In addition to taking their community leaders, fathers and husbands, the government also froze bank accounts in the Japanese community and people were ordered to surrender any weapons and suspicious items. In addition to having their property taken, many Japanese lost their jobs because of the curfew laws and the travel restrictions imposed on them after the war began.
Issei and Nisei were banned from going near certain buildings and areas, such as post offices, airfields, and public works buildings because the government feared they would commit acts of sabotage and treason.
Sometimes Japanese businesses and homes were broken into. But the authorities made no effort to stop these physical manifestations of prejudice, even when they happened to American citizens. Even on the streets, Japanese were openly targeted as traitors who were guilty of starting the war with Japan.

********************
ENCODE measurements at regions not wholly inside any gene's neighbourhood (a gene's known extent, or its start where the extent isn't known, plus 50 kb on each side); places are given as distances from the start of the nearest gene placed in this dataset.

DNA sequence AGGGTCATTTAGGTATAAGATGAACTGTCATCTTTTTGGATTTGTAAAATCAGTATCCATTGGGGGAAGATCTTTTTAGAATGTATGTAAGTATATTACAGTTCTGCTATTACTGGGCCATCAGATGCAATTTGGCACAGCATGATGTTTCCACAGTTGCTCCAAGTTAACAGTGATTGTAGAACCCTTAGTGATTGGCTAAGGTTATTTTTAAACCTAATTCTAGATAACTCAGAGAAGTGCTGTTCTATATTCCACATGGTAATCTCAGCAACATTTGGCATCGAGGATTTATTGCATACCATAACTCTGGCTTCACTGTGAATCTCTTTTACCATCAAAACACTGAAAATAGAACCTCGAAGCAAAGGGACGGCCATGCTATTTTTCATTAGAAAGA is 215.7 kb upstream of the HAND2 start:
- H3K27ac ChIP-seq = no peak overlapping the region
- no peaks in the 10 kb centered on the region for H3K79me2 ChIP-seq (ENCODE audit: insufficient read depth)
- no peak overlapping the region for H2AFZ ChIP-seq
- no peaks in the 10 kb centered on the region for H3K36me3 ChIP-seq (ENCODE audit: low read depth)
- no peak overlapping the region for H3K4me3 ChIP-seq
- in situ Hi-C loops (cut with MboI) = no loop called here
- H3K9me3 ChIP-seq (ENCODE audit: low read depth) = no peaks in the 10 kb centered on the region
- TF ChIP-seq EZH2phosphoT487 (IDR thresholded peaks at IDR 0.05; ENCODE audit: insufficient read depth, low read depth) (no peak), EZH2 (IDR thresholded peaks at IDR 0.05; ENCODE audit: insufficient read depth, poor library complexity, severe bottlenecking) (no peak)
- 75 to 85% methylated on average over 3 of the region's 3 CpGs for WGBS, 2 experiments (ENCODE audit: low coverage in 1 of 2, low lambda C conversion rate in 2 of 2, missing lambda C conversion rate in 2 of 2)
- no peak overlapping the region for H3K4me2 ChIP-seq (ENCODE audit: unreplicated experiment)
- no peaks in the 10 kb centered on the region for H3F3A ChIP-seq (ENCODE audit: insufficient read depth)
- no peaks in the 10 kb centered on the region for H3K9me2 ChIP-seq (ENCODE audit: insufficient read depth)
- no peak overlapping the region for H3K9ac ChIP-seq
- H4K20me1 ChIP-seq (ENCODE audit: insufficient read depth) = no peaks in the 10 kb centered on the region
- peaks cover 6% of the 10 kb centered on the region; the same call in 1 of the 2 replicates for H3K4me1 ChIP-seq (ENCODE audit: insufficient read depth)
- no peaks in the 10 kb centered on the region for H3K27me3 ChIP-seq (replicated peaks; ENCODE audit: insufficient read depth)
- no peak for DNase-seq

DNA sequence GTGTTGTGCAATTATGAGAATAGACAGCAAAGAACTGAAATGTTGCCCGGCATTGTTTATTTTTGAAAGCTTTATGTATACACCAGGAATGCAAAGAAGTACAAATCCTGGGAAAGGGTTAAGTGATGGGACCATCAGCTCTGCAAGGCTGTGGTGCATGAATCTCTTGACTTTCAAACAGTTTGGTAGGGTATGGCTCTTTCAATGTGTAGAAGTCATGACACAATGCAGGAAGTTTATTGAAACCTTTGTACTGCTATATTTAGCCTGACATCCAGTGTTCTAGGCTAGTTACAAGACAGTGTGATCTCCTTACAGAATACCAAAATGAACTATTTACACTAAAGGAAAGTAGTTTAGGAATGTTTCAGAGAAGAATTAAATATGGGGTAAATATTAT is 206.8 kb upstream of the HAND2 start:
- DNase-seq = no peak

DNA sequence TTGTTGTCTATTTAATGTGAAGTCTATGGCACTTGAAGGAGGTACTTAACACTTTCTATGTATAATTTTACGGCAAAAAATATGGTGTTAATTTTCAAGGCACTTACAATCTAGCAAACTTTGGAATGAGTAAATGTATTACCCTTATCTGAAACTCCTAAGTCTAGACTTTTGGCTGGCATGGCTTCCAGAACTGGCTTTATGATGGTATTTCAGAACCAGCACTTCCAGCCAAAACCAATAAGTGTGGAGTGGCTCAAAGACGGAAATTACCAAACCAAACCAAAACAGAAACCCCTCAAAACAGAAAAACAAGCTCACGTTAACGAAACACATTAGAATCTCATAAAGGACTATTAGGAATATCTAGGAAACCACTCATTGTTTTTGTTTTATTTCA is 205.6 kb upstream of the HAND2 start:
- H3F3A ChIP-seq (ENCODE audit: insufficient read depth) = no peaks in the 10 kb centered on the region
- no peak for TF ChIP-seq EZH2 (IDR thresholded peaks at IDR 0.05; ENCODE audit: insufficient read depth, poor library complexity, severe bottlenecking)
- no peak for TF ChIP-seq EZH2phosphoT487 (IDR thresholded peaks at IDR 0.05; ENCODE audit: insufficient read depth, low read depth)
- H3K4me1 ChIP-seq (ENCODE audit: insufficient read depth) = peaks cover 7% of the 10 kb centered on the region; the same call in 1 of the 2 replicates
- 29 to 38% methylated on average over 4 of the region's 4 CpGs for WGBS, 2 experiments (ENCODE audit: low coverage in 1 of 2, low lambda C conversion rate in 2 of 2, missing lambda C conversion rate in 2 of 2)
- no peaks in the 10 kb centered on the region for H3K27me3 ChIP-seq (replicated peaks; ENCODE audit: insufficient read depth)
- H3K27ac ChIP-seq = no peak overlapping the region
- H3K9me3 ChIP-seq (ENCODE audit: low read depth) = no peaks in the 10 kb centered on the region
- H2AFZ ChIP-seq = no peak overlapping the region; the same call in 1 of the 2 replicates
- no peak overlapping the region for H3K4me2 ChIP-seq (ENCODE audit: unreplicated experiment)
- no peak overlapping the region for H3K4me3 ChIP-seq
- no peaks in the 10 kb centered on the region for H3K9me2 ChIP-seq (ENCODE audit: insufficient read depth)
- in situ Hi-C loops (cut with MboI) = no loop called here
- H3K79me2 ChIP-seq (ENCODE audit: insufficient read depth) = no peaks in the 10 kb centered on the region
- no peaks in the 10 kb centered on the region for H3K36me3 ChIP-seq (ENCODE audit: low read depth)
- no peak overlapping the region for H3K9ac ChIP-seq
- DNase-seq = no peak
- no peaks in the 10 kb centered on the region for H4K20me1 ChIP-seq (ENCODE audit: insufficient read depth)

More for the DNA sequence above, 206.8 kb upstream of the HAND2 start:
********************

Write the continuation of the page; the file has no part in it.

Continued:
Japanese internment, from coast and camp, world war two, WW2, WWII, oral history
In Copyright - Educational Use Permitted. URI: http://rightsstatements.org/vocab/InC-EDU/1.0/
This Item is protected by copyright and/or related rights. You are free to use this Item in any way that is permitted by the copyright and related rights legislation that applies to your use. In addition, no permission is required from the rights-holder(s) for educational uses. For other uses, you need to obtain permission from the rights-holder(s).